I received the following email from a freelance copywriter trying to determine what to charge for her services, which were expanding beyond copywriting. I thought I’d share both her question and my response in the hope it helps other copywriters who find themselves in similar situations.
— Susan Greene
I’m a freelance copywriter who mainly writes ads, websites and other marketing materials. I recently began working with a client who is starting a tax preparation business. The business is just a few weeks old but it’s well funded and has an aggressive growth plan.
I was initially hired to write a single ad for a local publication, but the client is now talking about so much more – a website, brochure, direct mail, Facebook ads and other marketing materials. I plan to develop prices for each item individually. But here’s where I run into a problem.
Some of the projects he’s now asking me to do go beyond copywriting – buying ad specialty items like t-shirts and promotional gifts, researching vendors, organizing a grand opening at his location, promoting tax seminars, setting up a call center and even selecting office furniture.
I’m excited to do the work and feel confident in my abilities, as I’ve had to do similar tasks when I worked for a full-time employer many years ago. My question is, as a freelance copywriter how should I charge him for this mish-mash of copywriting, marketing, researching and consulting? I’m at a loss.
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First of all – WOW! You must have done something very right for the client who hired you to write a single ad to now want to entrust you with all these added responsibilities. No doubt he recognized in you the ability to take on so much more. Congratulations!
As for how to price all these additional responsibilities that go well beyond copywriting, I don’t have a cut-and-dry solution so I’ll offer up a few options to consider.
This situation could be an opportunity to charge a retainer, a monthly fee for which you commit a set range of hours to work on the client’s projects exclusively.
A retainer would cover any time you are working on the client’s behalf. That includes phone calls, emails, research and copywriting. Everything is billable time. And, of course, if you have to hire outside help or purchase products or services, those are extra.
Retainers have their good and bad points.
The problem with a retainer fee is that the client often finds a way to take advantage of the situation and extract more hours of work from you than they would have if you’d been billing them hourly or per project. As soon as the client feels they’re not getting the best end of the deal, they end the retainer agreement. I’ve seen this happen many times.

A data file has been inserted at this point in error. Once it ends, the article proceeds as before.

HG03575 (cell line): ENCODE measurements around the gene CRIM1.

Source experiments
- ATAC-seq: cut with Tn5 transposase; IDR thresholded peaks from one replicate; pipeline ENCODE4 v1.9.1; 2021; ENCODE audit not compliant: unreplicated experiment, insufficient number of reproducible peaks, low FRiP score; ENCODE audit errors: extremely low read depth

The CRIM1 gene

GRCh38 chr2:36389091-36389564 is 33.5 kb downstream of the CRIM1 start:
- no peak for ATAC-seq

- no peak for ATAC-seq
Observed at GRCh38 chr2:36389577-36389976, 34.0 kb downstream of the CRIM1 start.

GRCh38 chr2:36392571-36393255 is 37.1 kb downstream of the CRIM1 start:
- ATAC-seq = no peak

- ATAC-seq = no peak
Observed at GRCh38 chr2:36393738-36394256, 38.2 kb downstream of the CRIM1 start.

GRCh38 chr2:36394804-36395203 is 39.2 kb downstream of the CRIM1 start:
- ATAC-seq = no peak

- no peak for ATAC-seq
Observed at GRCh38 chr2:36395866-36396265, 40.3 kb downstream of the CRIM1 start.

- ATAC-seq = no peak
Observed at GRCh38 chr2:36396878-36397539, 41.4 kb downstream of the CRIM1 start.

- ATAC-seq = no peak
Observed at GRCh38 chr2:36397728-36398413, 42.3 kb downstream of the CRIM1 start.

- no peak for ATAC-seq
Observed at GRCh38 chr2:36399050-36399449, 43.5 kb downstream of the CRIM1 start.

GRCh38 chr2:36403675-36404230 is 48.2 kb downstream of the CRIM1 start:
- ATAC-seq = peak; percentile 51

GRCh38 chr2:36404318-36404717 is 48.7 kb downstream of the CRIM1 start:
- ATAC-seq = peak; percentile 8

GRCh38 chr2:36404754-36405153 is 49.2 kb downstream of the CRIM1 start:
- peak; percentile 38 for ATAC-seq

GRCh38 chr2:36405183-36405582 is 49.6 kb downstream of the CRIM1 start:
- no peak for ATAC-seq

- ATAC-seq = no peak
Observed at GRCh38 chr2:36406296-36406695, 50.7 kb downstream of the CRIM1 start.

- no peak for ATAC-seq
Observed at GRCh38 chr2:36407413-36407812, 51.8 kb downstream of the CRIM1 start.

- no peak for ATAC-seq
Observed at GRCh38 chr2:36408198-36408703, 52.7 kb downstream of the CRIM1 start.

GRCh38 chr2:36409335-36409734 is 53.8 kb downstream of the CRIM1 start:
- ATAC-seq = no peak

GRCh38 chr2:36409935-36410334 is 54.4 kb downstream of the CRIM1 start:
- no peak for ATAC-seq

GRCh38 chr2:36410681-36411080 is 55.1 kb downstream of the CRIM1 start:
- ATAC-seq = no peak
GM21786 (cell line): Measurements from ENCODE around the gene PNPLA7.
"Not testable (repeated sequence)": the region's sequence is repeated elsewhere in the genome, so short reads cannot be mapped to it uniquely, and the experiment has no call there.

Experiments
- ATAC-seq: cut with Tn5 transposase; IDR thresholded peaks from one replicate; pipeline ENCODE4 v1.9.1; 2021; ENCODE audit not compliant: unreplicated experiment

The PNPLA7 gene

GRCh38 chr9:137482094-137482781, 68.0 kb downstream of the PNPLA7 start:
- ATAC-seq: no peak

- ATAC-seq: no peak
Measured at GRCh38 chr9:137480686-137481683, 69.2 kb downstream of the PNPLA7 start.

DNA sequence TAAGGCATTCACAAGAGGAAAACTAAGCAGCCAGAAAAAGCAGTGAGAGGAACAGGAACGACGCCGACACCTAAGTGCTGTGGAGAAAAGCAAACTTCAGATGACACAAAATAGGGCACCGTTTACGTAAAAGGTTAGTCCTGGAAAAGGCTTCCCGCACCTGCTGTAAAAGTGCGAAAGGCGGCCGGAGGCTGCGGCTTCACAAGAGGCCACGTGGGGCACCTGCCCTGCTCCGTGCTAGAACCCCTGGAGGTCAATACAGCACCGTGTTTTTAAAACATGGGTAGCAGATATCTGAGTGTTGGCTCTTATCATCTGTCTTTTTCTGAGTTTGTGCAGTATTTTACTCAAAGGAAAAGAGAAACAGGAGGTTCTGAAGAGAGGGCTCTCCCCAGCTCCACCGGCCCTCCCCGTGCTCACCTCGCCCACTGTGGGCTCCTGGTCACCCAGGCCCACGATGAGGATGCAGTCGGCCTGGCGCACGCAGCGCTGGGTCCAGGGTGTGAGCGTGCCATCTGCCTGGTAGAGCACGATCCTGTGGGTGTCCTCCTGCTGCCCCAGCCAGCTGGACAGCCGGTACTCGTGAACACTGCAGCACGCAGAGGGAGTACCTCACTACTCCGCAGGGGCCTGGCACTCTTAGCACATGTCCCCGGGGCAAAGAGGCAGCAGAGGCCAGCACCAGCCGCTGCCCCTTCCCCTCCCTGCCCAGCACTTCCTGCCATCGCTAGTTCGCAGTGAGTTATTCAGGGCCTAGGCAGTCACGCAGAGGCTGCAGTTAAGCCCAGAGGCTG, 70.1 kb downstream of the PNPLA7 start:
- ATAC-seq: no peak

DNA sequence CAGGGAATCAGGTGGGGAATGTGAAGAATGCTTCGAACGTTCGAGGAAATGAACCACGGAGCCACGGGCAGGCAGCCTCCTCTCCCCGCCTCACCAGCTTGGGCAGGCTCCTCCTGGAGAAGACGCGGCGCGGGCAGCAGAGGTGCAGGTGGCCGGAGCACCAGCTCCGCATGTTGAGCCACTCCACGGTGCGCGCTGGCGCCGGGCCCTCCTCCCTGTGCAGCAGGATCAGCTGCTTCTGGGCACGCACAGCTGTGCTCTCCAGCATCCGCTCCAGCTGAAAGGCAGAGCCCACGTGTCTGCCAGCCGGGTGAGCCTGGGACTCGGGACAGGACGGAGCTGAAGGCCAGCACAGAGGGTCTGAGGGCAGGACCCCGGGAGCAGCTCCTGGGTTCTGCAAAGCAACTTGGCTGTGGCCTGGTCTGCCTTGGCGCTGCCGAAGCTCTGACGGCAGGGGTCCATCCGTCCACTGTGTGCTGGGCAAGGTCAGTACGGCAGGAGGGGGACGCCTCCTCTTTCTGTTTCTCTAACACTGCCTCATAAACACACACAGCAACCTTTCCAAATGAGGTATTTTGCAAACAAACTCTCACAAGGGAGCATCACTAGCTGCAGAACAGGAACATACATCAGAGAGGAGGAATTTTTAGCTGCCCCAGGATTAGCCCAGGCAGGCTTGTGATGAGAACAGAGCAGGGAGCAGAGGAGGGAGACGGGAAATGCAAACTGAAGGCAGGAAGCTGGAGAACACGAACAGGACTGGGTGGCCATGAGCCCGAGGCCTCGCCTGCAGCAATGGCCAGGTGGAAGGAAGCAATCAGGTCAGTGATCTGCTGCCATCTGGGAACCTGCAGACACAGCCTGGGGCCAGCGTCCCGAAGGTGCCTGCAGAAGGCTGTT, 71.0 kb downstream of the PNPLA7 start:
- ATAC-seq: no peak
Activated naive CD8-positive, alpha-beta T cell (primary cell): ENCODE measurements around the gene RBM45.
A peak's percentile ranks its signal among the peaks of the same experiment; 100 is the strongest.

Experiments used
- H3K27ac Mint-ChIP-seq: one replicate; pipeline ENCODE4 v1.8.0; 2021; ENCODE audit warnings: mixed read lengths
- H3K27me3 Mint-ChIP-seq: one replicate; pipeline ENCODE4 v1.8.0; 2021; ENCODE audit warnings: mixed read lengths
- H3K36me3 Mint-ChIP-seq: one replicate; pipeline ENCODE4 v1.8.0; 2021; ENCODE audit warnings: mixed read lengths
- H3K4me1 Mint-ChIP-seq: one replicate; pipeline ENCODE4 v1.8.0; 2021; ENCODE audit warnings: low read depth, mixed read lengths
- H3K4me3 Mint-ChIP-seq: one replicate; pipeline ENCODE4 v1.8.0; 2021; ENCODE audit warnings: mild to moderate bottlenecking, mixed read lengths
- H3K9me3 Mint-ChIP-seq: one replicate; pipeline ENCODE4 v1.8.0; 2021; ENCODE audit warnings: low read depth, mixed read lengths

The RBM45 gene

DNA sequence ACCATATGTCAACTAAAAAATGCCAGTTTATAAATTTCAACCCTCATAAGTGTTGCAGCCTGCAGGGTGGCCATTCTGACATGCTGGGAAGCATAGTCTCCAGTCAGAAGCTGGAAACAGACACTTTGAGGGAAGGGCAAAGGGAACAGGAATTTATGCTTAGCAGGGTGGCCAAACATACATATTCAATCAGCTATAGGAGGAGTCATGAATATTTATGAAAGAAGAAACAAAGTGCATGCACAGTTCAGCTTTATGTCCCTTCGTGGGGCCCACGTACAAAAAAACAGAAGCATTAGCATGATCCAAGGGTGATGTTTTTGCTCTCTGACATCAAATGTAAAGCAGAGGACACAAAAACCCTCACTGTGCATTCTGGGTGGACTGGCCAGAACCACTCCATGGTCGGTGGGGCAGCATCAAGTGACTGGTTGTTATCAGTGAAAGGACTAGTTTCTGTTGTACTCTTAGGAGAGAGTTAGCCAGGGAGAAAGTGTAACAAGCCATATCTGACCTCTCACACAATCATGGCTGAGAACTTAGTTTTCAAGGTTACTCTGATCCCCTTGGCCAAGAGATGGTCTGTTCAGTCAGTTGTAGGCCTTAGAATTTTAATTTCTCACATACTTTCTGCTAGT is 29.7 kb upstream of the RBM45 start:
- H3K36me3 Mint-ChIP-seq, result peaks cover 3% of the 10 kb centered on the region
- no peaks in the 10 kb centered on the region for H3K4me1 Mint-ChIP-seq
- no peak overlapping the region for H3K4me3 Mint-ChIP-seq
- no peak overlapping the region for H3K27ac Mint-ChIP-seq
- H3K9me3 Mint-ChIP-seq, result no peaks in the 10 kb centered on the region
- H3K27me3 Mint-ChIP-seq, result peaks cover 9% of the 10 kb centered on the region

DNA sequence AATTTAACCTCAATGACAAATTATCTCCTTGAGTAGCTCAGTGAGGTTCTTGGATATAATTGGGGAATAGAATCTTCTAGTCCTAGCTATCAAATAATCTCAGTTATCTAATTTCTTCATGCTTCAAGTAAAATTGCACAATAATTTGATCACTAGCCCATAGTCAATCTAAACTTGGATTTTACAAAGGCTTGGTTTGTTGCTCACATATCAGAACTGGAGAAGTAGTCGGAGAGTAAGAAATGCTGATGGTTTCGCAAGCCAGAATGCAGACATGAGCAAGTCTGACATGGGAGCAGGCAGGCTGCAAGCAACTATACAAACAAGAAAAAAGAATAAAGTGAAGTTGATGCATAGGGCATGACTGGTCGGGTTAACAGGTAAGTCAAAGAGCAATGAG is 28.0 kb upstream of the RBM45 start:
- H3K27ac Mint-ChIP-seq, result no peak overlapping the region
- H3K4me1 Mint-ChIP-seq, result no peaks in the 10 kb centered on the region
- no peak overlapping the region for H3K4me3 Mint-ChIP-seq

However, I’ve also seen ad agencies and marketing firms make good, steady money with retainers, anywhere from $1,000 to $10,000 a month. The question is whether your client can afford a retainer that would be large enough to justify the amount of time you’d be putting in.
Also, be sure this is a client whom you feel you can trust. You don’t want to be committed to someone who isn’t fair-minded or appreciative of the talents you bring to the table.
Put together a retainer agreement that spells out the details. It needs to be a mutually beneficial situation – you’re guaranteed revenue and the client has access to a skilled consultant providing the services and expertise his company needs.
When you specify the amount, add a caveat: you reserve the right to charge an hourly rate for any significant overages. A few hours over you can probably let slide. But when the time you invest at the client’s request becomes excessive, you want to be compensated.
Now let’s explore another option. If instead of a retainer you go with an hourly fee, you are trading time for money. The benefit of working for an hourly rate is that it keeps the client honest. They can’t extract more hours out of you than they’re being charged.
On the other hand, the faster and more efficient you are, the less you make, which doesn’t seem right. And with a finite number of hours available in your day, you have a limit on what you can earn.
For these reasons, you might come up with a hybrid model of payment. You could give a project price for copywriting. For everything else that is difficult to quantify and not within your typical marketing or copywriting projects, you charge an hourly rate. Then it’s up to the client to determine whether it’s worth it to have you doing things like furniture shopping and looking for t-shirt vendors.
Of course, as a freelancer versus an employee, they’re not paying any taxes or healthcare insurance for you, so they are likely still coming out ahead, especially if you’re doing a great job for them.
Something to keep in mind when setting your hourly rate is that if you’re tied up doing this client’s work, you’re not available to take on other copywriting jobs during that time. So factor in an opportunity cost to when deciding on your hourly rate. And don’t forget that the client is paying not just for your time but also for your skills, experience and ability to get results.
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Thanks so much for your reply!
I’ll have to put more thought into this, but I think the hybrid model that you’re suggesting might be the best thing for me. It makes sense.
The more I talk with this client, the more that I uncover that they need. I have some great strategies in mind for them that I’d love to put into practice to see how it goes.
Thank you for your thoughts. I have a tendency to undercharge clients, so I’m glad to have your input.
I’ll keep you posted as things unfold with this client. Have a great day!